“ Good (and difficult) question, so let’s start with this one!I learned a ton from my time at GB—I cannot begin to overstate the wisdom that was imparted on by everyone there. Really, really hard to push So here’s a lesson I from everyone:
-Vinny taught me the value of of a backup plan—and how to face the fact that sometimes, even your backup’s backup fails. I remember when Vinny told me that our quick look system had three redundancies. I laughed at how surreal that was. Less than a week later, the initial recording and two of those three backups totally failed. I was very grateful for that third one.
-Alex taught me how to push forward on a shitty day. Alex and I both have a great deal in common in terms of our, uh, cloudy demeanors, let’s say. But Alex was an incredible professional, and even on the days where things were rough as hell, he managed to put his nose to the stone
-Jeff taught me that it’s less about perfection, and it’s more about cadence. Every swing you take will not be a home run—both as a creator and journalist and also as a person—but if you can consistently, reliably do solid work, people will follow you.
-Rorie taught me the value of prioritization. Matt is just… super busy over there, and he constantly has to decide what challenges are things he needs to address immediately and which things need to be saved for tomorrow.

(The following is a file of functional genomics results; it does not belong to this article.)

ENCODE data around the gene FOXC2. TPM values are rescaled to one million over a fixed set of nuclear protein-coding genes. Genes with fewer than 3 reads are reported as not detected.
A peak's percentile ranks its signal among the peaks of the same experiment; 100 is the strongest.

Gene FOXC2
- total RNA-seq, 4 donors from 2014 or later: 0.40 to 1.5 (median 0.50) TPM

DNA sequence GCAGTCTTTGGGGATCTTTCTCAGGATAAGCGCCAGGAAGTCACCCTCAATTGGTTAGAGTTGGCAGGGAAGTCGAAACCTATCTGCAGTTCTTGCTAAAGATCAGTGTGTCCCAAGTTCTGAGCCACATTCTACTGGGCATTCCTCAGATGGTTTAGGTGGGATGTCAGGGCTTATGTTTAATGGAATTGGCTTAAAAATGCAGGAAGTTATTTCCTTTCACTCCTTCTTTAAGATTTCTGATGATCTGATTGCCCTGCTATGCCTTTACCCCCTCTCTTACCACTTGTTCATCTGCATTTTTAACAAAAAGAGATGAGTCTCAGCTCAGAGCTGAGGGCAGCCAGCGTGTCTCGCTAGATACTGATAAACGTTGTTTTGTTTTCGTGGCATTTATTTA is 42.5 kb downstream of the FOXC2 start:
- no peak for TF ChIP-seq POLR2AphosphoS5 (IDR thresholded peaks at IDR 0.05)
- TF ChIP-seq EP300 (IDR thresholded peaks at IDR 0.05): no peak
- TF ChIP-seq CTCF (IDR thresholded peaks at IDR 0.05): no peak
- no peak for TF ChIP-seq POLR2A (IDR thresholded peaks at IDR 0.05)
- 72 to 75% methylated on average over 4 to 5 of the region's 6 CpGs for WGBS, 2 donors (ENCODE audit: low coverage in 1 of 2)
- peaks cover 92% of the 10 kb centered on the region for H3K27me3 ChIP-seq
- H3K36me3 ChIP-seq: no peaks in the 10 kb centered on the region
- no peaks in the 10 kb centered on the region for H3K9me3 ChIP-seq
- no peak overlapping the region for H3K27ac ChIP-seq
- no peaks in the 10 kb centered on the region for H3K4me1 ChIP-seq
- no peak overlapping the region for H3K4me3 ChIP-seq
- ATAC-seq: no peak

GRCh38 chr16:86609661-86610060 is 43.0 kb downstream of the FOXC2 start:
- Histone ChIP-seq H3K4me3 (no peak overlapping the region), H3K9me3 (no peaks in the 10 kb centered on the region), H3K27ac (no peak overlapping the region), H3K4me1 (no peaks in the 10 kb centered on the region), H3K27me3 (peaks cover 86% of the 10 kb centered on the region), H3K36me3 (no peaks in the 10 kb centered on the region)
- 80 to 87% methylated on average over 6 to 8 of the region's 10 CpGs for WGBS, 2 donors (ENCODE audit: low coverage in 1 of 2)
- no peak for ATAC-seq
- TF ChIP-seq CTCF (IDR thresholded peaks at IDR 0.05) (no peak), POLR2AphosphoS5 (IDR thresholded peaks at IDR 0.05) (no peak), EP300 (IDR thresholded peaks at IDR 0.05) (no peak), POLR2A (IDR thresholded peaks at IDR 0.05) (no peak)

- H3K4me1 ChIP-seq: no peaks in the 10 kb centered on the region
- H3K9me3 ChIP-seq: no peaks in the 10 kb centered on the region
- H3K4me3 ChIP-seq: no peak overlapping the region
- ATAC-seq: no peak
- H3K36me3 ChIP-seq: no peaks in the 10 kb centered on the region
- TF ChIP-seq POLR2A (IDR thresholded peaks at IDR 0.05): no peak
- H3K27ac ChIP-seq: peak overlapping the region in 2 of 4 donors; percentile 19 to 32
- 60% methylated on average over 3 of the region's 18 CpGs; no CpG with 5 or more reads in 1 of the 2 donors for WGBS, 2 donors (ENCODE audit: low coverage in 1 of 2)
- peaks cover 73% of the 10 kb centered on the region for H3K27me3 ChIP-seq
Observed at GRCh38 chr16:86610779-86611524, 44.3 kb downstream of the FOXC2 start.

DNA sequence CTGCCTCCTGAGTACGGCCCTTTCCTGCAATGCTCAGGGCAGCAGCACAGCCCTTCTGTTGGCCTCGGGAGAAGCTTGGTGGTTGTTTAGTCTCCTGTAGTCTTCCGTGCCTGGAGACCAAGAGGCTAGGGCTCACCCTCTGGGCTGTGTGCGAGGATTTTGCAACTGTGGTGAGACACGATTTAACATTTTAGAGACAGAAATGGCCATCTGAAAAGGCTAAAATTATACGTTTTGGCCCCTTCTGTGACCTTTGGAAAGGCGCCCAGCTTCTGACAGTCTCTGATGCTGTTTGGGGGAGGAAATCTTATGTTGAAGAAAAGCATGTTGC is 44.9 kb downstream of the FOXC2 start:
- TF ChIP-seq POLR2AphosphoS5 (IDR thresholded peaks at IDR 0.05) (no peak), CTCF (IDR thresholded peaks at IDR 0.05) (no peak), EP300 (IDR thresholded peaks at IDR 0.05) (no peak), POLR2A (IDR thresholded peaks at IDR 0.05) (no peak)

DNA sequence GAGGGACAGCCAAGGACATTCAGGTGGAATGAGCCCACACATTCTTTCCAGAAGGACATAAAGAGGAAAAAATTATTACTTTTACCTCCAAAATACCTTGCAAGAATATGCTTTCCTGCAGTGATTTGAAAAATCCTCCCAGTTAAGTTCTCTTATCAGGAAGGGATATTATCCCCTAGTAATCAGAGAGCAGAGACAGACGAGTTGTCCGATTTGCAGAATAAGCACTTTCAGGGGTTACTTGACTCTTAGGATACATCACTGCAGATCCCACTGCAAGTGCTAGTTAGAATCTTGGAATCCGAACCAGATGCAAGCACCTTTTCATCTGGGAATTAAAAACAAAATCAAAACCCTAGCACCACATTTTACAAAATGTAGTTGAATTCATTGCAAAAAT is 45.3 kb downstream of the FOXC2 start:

-Drew showed me the courage (and the deftness) it takes to bring really, really esoteric interests to a wide audience. Things like the Crusader Kings 2 stream or the Twilight Struggle Quick Look (which I did with Drew) never would’ve happened if he didn’t prove that if you bring a fun personality and a lot of patience, you can share your weirdest interests with people.
-Jason is a living example of grit. Long nights of setup were worth it, because tomorrow it meant that things would be that much easier. And longer nights of breakdown were worth it because hey, you were done. If I’m every a tenth of the professional Jason is, I’ll be able to get a ton done even on the hardest nights
-Dan and I bonded over our social anxiety. His ability to step out into a crowd—but also to know that it’s okay to step away when you need to was a very important lesson for me.